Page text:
Fish kills in Ohio dramatize nation’s algae problem

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It’s the 45th anniversary of the Clean Water Act, legislation precipitated by the infamous burning Cuyahoga River in Cleveland that feeds into Lake Erie. Indeed that incident and Lake Erie, dubbed a “dead” lake, became the symbol of the nation’s commitment to protecting waters. Today Lake Erie is again the center of attention, this time for its green slime and dead fish.

To be sure, since the Cuyahoga caught fire on June 22, 1969, the cleanup of discharges into the river under the 1972 Clean Water Act means it now supports boating, fishing, housing and entertainment along its banks. Clearly the Cuyahoga and Lake Erie’s problems electrified clean water and the environment as public issues at that time.

Today, once again, Lake Erie may be the symbol for the growing problems our nation’s waterways are facing from algae blooms. Specifically investigators recently linked three large fish kills in August to livestock manure that had been spread on farm fields in northwestern Ohio. Officials estimate that 66,000 fish died that month, killed by the manure runoff from local farms.

An Ohio law put into place two years ago to combat harmful algae in Lake Erie prohibits farmers from spreading manure on fields within 24 hours of expected heavy rain because it contains phosphorous that feeds algae. But many environmental, boating and fishing groups argue that the state needs much stricter rules on allowable quantities and overall disposal of manure, and those current voluntary efforts are obviously not enough. The manure also contains ammonia that pulls the oxygen out of creeks and streams and kills fish.

In the most recent case about 15,000 fish along a 10-mile stretch of a creek in Williams County were found dead last week. What's not known is whether the manure was deposited just before rain washed it into area creeks or whether too much manure was put down, said Jeremy Payne, a wildlife investigator with the state Department of Natural Resources.

Notably Ohio, Michigan and the Canadian province of Ontario have agreed to sharply reduce the amount of phosphorus from farm fertilizers, livestock manure and sewage treatment plants that flow into western Lake Erie within the next 10 years. Michigan has designated its part of Lake Erie as impaired.

More national attention to the problem was delivered by the New York Times on Oct. 3 when it published “Miles of Algae Covering Lake Erie.” The article was illustrated by many photographs of the harmful algae bloom in the western portion of the lake.

On Sept. 26 the Operational Land Imager on the Landsat 8 satellite with NASA captured these natural-color images of a large phytoplankton bloom in western Lake Erie.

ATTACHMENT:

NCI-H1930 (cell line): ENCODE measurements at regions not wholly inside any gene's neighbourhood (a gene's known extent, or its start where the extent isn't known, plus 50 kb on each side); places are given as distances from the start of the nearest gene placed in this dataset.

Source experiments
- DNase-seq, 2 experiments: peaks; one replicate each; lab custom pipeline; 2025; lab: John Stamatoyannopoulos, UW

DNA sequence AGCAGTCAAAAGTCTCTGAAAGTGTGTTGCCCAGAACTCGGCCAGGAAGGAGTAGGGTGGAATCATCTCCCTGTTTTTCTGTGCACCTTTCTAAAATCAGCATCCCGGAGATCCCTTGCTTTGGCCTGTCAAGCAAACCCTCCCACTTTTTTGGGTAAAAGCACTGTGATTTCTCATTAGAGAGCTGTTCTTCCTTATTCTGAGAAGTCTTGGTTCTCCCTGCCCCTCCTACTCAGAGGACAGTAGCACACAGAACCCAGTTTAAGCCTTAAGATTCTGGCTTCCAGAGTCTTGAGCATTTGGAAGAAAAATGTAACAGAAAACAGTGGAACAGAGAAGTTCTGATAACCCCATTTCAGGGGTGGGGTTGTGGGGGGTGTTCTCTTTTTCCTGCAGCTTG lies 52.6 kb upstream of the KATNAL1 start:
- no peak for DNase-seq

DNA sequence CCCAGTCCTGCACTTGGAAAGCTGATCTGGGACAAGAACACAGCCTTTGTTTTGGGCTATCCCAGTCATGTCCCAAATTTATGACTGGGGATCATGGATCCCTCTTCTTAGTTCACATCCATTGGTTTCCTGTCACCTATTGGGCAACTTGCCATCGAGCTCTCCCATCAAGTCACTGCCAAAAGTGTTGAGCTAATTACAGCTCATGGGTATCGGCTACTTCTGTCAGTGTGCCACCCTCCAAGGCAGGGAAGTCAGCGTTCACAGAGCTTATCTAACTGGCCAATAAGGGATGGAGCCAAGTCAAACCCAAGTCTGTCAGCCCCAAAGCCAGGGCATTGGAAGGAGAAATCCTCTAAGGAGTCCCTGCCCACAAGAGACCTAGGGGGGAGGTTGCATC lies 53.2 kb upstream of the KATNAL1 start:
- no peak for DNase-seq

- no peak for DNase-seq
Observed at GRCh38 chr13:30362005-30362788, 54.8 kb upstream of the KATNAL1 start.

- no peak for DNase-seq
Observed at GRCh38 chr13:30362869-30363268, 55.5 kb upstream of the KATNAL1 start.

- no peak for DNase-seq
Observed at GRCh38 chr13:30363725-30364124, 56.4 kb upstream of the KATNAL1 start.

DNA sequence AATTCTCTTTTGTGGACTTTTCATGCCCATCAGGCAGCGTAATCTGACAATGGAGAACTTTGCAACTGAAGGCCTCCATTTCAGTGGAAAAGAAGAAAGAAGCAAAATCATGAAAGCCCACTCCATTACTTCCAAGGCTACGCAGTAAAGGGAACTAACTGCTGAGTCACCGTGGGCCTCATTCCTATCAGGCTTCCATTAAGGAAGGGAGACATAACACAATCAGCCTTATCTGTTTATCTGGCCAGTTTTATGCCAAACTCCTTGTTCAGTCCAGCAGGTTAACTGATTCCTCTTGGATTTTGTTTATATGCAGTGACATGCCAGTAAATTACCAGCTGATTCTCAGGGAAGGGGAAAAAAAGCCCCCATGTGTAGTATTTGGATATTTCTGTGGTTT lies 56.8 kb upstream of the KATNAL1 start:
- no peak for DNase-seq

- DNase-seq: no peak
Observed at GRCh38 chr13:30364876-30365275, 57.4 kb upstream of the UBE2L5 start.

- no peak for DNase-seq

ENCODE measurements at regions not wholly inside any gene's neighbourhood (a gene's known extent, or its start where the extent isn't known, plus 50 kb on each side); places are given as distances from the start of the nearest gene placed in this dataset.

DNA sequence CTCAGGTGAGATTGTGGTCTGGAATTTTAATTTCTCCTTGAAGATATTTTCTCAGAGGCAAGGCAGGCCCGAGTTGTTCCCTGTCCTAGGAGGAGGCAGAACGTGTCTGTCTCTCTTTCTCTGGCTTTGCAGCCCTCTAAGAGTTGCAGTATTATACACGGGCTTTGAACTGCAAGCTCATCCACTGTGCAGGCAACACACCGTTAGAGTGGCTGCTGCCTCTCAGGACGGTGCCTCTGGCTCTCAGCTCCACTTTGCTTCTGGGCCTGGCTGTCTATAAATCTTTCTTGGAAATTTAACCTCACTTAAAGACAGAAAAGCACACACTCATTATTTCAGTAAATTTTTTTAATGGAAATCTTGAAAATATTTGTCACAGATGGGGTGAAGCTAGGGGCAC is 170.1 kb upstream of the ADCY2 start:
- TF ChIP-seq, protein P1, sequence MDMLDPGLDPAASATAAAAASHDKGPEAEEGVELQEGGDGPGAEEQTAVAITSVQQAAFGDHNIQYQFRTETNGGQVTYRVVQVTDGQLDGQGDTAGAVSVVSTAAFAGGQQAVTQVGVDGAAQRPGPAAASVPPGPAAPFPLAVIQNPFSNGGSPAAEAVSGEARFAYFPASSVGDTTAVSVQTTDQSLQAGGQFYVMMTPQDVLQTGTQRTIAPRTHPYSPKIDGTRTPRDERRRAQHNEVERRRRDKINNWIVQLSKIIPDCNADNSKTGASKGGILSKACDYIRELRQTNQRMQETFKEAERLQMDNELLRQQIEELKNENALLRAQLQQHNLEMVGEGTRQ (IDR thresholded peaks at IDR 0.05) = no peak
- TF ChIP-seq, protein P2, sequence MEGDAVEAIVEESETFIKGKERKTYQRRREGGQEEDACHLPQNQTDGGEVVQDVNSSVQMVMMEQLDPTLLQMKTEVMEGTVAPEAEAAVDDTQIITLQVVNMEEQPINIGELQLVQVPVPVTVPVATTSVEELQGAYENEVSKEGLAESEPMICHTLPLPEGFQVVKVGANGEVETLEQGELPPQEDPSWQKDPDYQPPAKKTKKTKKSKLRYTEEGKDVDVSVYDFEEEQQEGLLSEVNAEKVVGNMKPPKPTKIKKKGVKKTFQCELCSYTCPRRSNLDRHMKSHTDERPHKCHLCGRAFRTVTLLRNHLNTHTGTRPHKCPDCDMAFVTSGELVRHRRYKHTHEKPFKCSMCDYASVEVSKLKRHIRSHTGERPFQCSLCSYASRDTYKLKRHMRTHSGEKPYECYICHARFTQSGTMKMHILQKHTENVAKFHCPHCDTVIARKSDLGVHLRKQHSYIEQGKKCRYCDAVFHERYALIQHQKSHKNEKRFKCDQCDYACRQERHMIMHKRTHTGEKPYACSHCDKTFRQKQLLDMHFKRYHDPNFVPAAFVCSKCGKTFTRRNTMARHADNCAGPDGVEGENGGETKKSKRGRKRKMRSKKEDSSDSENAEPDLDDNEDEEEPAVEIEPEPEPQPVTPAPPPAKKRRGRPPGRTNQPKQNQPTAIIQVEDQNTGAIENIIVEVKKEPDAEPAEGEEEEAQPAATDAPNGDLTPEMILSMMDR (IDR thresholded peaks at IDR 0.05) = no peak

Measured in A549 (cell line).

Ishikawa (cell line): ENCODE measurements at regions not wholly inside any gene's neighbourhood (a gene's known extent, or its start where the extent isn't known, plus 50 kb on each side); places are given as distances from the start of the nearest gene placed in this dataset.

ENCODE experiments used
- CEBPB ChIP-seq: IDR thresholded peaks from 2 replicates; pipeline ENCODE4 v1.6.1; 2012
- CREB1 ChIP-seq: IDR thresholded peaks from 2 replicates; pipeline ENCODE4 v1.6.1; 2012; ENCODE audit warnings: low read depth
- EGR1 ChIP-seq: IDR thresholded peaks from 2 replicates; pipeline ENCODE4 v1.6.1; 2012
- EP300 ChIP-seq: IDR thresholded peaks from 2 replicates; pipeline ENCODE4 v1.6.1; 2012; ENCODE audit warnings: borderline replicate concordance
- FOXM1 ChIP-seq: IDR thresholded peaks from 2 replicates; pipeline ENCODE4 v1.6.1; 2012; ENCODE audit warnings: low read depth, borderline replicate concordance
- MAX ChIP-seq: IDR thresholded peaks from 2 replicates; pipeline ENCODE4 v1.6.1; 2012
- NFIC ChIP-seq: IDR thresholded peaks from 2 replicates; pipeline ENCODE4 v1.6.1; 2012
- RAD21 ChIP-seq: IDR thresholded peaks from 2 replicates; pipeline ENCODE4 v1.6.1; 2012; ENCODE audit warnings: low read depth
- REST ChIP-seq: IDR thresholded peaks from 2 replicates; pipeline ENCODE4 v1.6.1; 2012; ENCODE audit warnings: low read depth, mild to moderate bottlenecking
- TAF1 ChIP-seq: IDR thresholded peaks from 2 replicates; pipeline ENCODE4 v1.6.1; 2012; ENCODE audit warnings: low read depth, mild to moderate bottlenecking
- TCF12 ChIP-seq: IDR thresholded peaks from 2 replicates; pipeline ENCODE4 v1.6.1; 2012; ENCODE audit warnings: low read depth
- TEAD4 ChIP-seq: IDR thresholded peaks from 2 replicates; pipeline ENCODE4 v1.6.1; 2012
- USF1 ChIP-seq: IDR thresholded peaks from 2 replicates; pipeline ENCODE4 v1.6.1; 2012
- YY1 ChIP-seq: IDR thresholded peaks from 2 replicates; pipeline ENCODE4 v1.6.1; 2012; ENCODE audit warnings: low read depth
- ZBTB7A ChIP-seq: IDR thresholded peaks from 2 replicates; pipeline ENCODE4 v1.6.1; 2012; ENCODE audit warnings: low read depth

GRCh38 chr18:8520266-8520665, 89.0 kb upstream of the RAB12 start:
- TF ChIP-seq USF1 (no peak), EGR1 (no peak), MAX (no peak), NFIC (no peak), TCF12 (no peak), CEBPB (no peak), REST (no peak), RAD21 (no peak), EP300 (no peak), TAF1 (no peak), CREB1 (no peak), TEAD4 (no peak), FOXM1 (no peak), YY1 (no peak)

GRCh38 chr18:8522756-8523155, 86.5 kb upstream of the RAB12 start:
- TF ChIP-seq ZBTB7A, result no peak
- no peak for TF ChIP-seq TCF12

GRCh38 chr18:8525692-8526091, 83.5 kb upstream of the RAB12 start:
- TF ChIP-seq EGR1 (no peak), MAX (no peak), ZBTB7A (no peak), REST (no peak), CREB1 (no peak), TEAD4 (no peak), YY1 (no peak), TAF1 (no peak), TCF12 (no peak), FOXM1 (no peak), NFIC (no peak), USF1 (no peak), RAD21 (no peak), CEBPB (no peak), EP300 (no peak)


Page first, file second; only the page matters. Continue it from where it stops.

U.S. Rep. Marcy Kaptur, D-Ohio, responded to the article by calling on Congress to play a role in rolling back harmful algae blooms. “Forthcoming infrastructure legislation, farm-bill reauthorization and the Great Lakes Restoration Initiative can help undergird a federal strategy,” Kaptur wrote. “Ultimately, a coordinated response that identifies sources, enforces standards and fosters innovation must save our Great Lakes, the largest body of fresh water on earth.”

Others are taking more direct action. For example, two organizations — the Environmental Law and Policy Center and Advocates for a Clean Lake Erie — are suing the federal Environmental Protection Agency to request an “impaired” designation for the open waters of western Lake Erie. Calling the lake impaired would set limits on pollution sources, including agricultural runoff and wastewater treatment plants.

“The Clean Water Act is still the law of the land and we intend to make the EPA do its job to protect our environment, our health and Toledo's drinking water,” said Mike Ferner, leader of Advocates for a Clean Lake Erie. He was referring to an incident in which algae blooms forced 500,000 people off Toledo-area water systems for three days in 2014.

Experience with clean-water issues tells us success requires regulation with enforcement. It isn’t sufficient to rely on good intentions or voluntary programs. It’s pretty obvious that large farming and livestock operations are contributing heavily to phosphorous runoff and water-quality problems. The EPA calculates that a reduction of 1.25 million pounds of phosphorous would bring a 20 percent reduction. An additional 7.3 million pounds would be required to reach 40 percent.

That won’t get done without strong rules and a firm regulatory hand. Until then, the algae blooms will keep coming, and boating and fishing will be negatively affected.


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